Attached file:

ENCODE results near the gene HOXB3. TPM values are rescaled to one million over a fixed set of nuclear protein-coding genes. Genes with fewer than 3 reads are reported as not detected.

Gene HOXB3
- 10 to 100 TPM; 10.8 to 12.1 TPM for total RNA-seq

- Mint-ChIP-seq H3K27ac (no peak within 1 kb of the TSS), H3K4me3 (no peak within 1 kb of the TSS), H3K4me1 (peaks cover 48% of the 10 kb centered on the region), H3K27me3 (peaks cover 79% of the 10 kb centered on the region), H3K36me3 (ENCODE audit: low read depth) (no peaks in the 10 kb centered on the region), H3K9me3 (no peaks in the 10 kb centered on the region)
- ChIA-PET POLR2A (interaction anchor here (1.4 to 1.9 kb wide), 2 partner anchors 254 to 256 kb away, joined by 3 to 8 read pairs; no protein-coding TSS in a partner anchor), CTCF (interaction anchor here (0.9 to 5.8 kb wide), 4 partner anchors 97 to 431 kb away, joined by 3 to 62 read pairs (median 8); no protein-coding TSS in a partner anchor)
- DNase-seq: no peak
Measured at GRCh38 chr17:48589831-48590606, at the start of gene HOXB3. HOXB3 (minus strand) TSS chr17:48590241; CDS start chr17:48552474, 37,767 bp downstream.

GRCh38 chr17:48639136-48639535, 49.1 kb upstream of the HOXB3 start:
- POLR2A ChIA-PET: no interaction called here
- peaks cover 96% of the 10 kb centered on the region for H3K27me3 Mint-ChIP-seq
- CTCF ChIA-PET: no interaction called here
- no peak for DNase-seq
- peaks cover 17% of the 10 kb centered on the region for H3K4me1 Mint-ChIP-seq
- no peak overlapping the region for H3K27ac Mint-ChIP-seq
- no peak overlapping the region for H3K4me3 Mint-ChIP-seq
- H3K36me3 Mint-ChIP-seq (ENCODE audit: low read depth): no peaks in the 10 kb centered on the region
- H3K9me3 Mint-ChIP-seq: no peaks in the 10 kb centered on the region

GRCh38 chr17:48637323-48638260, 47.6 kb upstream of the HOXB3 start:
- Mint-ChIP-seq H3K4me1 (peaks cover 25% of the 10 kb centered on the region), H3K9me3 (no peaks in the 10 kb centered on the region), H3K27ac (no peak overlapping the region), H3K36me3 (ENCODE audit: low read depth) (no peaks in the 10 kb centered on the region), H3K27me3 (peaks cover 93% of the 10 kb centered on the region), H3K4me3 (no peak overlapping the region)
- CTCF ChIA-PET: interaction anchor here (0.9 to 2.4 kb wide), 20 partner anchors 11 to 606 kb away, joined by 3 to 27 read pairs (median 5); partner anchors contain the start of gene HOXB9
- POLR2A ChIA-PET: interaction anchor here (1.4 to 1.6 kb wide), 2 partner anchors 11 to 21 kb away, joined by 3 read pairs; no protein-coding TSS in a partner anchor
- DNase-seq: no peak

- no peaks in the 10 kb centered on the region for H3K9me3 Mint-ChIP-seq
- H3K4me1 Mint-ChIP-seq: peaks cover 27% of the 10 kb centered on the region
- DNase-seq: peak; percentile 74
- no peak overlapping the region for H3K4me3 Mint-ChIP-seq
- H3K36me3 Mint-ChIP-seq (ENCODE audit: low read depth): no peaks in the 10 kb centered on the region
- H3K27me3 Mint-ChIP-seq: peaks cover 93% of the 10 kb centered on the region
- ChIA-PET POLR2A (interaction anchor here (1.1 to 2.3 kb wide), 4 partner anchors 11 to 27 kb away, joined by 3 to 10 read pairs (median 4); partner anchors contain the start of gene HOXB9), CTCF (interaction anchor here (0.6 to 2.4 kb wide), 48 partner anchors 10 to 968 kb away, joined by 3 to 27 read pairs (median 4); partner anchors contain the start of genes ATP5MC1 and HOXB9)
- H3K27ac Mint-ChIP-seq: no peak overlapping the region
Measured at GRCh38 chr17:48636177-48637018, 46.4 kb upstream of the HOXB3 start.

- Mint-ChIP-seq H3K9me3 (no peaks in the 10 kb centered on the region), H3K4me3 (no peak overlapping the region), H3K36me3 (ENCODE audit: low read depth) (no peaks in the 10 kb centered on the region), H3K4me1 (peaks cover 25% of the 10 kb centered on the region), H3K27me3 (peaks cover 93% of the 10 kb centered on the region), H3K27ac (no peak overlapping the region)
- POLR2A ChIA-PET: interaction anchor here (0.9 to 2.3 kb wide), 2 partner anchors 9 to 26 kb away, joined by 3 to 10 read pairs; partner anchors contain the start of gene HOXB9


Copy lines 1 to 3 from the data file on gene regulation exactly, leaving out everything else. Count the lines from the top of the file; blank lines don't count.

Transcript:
ENCODE results near the gene HOXB3. TPM values are rescaled to one million over a fixed set of nuclear protein-coding genes. Genes with fewer than 3 reads are reported as not detected.

Gene HOXB3
- 10 to 100 TPM; 10.8 to 12.1 TPM for total RNA-seq